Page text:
Written by Steven Moffat
Reviewed by DJ Forrest
Broadcast 9th June 2007.
“Don’t blink. Blink and you’re dead!”
In all the years of Doctor Who, I didn’t think anything could outmatch the Daleks, the most formidable of foes, but then one evening in 2007, Steven Moffat created a creature that would put all fear of graveyard walking after dark, or during the day in fact, as a potential risk to any Whovian out there. There would be no more walking past stone statues as if they were mere stone statues, there would be a level of whispering, a close scrutiny of the angel quietly watching, there would be fear gripping their very souls, and there would be lots of running! Oh and the fear of blinking, should we come into close contact with any stone statues with the threat of our own extinction!
Yes, the Weeping Angels have stolen the top spot once reserved for those pepper pots on wheels.
Blink is one of those episodes, much like the Absorbaloff episode (only better) that features very little of the Doctor and his companion. They are there, somewhere, just to help the story along, but the main characters are those unconnected to the travelling Time Lord.
Sally Sparrow and her friend Kathy Nightingale are investigating an old property in Wester Drumlins. Sally’s a photographer and something has always drawn her to the old derelict house. Of course she’s unaware of the angels in the building, all waiting for her, or another unsuspecting human visitor. At first however, there seems little threat and the viewer is treated to a little tension thanks to Murray Gold’s score, and we notice something about the statues in that they move positions.
In a wallpapered room Sally spots a tear in the paper and a message underneath which tells her to duck and gives her a stark warning of what’s to come. Although she’s unsure at first, when she brings her friend Nightingale with her to look around, they hear a knock at the door. While her friend hides in the back room, Sally answers the door to a young man with a letter for her, to be given at that exact time.
What we see unfolding is her Kathy’s letter to Sally, explaining what happened and who the guy is who knocks on the door. Unbeknownst to Nightingale, as both had taken their eyes off the statue out in the garden; she has been transported back in time to live out her days in the past. It’s a little hard to take on board at first, and it shows the magnitude of these creatures, far more dangerous than that of the Dalek, who, yes, can kill you with its blaster, but that’s instant. The Weeping Angels feed off your time energy, and all your happy moments in your life.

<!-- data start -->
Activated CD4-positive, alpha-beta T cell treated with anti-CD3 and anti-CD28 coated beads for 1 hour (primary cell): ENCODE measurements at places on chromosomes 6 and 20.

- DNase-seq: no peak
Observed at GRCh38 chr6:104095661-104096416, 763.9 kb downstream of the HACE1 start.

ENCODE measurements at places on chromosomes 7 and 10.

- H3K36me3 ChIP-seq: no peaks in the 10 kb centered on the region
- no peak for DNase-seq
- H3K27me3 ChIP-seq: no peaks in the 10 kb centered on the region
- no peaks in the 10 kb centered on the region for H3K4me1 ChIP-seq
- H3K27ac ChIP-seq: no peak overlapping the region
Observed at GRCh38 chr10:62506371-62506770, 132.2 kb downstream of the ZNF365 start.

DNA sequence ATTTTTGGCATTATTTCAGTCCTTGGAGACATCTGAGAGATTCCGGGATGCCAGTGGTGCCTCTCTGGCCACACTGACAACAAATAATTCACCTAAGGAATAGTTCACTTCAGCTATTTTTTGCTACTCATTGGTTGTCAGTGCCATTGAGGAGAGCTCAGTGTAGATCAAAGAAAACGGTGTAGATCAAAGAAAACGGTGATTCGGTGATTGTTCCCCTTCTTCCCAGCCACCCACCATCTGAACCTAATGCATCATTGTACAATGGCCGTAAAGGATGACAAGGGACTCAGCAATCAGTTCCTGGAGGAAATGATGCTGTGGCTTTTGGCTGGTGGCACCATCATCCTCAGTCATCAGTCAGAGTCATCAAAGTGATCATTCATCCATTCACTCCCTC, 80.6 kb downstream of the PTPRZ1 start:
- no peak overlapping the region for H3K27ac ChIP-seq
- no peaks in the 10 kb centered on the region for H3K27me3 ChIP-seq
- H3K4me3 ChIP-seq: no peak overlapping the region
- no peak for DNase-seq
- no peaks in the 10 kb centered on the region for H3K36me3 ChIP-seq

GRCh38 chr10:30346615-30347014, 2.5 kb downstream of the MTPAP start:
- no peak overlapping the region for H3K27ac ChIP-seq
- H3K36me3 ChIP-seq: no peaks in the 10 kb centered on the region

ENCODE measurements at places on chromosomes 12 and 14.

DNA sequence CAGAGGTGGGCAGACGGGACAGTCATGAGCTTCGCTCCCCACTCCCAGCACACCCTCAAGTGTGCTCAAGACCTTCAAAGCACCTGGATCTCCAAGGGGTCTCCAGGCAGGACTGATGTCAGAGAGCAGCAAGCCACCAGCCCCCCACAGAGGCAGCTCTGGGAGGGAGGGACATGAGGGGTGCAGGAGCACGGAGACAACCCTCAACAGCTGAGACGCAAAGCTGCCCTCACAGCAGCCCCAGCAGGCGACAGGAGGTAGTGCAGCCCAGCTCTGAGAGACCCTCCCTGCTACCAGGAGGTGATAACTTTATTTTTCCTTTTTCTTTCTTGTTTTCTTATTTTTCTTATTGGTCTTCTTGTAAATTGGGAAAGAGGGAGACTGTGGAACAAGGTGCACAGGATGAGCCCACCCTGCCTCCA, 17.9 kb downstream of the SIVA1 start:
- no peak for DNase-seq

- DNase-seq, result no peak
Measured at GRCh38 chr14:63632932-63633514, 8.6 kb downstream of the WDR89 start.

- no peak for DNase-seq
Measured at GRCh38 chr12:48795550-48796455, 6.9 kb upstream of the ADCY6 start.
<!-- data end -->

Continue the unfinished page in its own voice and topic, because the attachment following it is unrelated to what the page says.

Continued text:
A bit like dementors, but slightly better looking, until they bare their teeth of course!
The Doctor and Martha are trapped in 1969 where another sad chappie is sent, that being the policeman who happens upon the TARDIS in the cop car park. One blink and puff he’s gone.
The Doctor and Martha however have found a way of contacting Sally and Kathy’s brother Larry, through a series of Easter egg portions in 17 DVD’s which are in Sally’s collection at home and are finally pieced together in script format enabling Sally to ask all the right questions at the right time.
It’s an ingenious idea and well thought out, and despite the sad lack of the Doctor in proper form, this is still an awesome episode which still freaks me out even today. This was our first introduction of the Weeping Angels, and hopefully not our last. We’ve seen them beyond this with the 11th incarnation and the sad farewell of Amy and Rory Williams – and boy was that a heartbreaking episode.
I’d like to think that we’d see more of them with the 12th and beyond.
There was some talk that the two people standing behind Rassilon in ‘The End of Time’ were the early form of the Weeping Angels. Now I’m not sure if this is true, or it’s another of those famous RTD red herrings, but it would be interesting to find out all the same.
So, do you still think that your garden statue is just a garden statue; do you dare take your eyes off it for just a second?